What’s a Marketing Translator?

Would you like to offer your services or products to French-speaking clients? Here’s how to turn your new venture into a success.

You already know that you need to have all your communications—such as your website, brochures and advertising—translated into French. So now you’re on the hunt for a French translator. Think! What kind of  But how do you choose? You must first ask yourself what content you need to have translated to enter a new market. Is it your website, your ads or your brochure?  That’s marketing copy. If that’s the case, you need a marketing translator.

 

What’s a marketing translator?

There are several types of translators: legal translators, medical translators, literary translators, and then you have marketing translators. The latter deal only with the translation of marketing and communication materials. Why won’t a literary translator do? Well, a literary translation will be linguistically correct but won’t “pass on” the message to your client.

Why do you need a marketing translator?

You’ve invested in a marketing and communication strategy to attract potential clients, and ultimately increase your sales. If your marketing materials yield ZERO return on investment then something’s wrong, right? That’s what will happen if you don’t hire the right kind of professional to enter a foreign market.

The text you’re about to have translated has a strong message. This text is the ambassador of your brand “out there” : it represents you, it’s your voice, your shop window. Your message to your client, no matter the country he lives in, must support your brand values, your style and your attitude. The actual words you use to convey this matter less. It’s the message they hold that has the power to change things for you!

What can a marketing translator do for you?

A marketing translator masters the end clients’ native language of the end clients and knows the do’s and dont’s when selling in their country. Those skills combined prove invaluable to strengthen the image of your product or service in your new market. A marketing translation will boost your brand’s identity among the local competitors but will also make sure that your identity and your unique voice are respected.  Unfortunately, a literal translation can damage your brand to the point of no return.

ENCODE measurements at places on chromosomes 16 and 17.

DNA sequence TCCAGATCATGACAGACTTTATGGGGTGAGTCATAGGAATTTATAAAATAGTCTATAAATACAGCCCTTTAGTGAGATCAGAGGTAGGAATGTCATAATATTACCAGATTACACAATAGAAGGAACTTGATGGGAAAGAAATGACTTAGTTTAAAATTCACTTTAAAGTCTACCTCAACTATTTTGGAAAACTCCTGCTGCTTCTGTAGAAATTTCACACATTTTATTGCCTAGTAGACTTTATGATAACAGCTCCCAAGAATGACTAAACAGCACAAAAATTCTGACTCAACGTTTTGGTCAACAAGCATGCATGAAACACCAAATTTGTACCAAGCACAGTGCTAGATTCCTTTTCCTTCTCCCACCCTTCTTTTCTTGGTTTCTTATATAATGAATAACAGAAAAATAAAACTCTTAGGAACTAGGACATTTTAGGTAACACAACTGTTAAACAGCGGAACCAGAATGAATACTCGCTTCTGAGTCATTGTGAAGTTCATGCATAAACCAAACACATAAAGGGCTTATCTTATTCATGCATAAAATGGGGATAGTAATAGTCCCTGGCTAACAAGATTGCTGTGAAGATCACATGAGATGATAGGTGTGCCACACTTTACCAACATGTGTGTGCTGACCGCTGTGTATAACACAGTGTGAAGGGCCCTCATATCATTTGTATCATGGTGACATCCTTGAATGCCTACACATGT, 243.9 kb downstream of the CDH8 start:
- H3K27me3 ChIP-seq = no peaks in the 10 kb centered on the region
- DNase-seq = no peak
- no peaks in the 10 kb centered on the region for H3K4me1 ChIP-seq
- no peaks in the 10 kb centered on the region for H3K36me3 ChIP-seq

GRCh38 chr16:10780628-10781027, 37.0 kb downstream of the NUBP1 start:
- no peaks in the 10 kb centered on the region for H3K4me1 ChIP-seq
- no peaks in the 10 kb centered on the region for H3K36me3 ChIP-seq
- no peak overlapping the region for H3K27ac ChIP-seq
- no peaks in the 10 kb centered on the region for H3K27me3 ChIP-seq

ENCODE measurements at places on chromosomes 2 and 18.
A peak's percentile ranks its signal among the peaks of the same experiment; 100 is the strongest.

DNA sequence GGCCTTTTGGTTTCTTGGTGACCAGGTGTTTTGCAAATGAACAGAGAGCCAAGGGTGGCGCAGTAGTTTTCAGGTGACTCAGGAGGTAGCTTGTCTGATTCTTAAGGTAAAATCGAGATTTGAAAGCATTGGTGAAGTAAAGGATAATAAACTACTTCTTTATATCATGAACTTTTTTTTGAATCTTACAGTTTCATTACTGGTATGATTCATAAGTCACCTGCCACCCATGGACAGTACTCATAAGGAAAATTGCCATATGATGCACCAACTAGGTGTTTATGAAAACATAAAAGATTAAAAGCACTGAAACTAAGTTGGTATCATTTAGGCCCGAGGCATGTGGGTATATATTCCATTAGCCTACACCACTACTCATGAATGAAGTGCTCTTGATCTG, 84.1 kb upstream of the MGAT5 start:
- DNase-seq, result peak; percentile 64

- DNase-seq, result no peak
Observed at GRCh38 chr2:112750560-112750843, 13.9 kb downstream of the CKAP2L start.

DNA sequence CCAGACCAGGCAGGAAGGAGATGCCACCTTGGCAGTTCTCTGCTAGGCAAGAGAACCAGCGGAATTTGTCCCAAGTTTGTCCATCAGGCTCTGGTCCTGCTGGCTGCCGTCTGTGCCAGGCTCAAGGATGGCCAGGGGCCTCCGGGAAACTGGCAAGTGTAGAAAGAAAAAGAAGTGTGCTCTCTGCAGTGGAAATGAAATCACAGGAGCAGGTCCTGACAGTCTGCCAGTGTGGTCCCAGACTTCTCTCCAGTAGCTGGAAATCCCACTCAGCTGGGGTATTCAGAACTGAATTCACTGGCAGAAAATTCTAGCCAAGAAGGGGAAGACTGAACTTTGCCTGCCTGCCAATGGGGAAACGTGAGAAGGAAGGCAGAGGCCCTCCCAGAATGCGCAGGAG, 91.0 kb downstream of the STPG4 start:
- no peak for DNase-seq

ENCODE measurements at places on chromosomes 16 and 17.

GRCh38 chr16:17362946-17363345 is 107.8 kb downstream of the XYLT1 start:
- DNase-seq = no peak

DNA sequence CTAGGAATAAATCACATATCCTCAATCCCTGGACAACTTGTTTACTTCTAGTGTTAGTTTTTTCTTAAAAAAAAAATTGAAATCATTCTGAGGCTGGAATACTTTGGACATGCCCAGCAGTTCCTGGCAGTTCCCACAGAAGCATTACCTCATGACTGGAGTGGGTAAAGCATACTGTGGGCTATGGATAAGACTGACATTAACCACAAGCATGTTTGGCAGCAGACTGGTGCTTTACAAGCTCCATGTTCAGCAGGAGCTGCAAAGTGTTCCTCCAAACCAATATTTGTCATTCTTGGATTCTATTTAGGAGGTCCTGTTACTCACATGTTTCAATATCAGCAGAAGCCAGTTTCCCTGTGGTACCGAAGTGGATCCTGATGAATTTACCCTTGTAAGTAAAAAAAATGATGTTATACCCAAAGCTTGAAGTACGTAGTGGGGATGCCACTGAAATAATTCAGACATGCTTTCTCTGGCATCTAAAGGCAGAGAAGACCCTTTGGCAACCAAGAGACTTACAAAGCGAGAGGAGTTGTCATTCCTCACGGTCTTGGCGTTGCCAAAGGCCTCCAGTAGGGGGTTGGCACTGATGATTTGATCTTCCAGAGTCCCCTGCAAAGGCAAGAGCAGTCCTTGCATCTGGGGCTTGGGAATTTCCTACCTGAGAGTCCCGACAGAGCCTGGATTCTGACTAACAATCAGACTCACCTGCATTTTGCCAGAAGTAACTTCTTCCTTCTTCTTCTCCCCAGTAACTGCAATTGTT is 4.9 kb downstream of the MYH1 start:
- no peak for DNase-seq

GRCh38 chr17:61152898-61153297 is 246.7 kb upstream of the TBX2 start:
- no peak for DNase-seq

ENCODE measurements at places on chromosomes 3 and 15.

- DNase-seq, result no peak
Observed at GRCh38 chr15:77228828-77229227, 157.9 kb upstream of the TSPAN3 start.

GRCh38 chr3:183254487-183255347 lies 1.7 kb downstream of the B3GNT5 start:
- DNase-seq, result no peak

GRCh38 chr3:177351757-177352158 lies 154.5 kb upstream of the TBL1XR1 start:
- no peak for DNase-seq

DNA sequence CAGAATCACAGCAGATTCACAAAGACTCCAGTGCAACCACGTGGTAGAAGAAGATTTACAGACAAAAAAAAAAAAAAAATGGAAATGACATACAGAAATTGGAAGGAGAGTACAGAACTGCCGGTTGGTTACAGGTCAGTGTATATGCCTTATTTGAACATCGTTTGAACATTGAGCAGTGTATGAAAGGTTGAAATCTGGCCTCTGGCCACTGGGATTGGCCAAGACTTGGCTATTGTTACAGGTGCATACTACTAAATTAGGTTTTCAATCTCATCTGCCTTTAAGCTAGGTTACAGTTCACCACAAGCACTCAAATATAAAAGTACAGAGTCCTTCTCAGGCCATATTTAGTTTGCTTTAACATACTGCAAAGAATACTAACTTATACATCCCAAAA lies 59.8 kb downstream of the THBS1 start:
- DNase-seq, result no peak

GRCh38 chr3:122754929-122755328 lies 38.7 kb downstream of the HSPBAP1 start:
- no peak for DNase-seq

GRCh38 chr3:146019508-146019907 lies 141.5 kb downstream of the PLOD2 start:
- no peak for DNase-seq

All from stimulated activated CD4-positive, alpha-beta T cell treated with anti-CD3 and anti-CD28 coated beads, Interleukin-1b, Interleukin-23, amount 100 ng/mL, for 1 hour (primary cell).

The content of your communication strategy is key to being heard in an already noisy and thriving market. You need to have a conversation with your translator where you explain what the aim of your marketing copy is, such as to introduce your brand or define your USP. If the translator understands your ultimate goal, he or she will be able to deliver a translation that matches your expectations, i.e. provide you with a culturally aware translation that is respectful of your brand values.

What do you need to adapt?

1) Do you use humour and puns in your English website?

Well, what an Englishman considers hilarious might well leave a Frenchman slightly dumbfounded! A native-speaking marketing translator will know that and may have to rethink how you address your French clients in partnership with you. Your communication strategy is just about that—COMMUNICATION—i.e., the art of passing on a message to a prospect. And, yes, it’s an art because, sometimes, you have to be very creative to come up with the right phrase that will convert your prospect into a client. In such cases, translation is not enough and we use a process called transcreation where we take into account the culture and use idiomatic language to create new copy in line with the original text and intent.

2) Know your market.

If you want to attract a foreign client, you also need to be aware of what’s offensive or just plain different.  For instance, different cultures interpret colours differently. In Asia, red is worn at weddings because it brings good luck, whereas in Western culture white is the traditional wedding colour because it symbolizes purity.

Gerber’s picture of a caucasian smiling baby

 

Gerber’s baby picture featured on all US packaging.

Most noteworthy is the unfortunate example of the American baby food retailer Gerber. To sell their jars in Africa, they used the same American packaging featuring a picture of a beautiful Caucasian baby. However, in a country where most consumers are illiterate, the image on food packaging has to depict what’s inside. Imagine the reaction of the horrified African mothers thinking they were buying ground-up babies!

A marketing translator will always bear these questions in mind:

– Have I delivered the right message using the brand’s unique style and voice?

– Have I respected the culture and habits of the country it’s intended for?

     My question is : Do YOU have the right marketing translator?

 Get in touch now and I will get back to you with a quotation within 24 hours.

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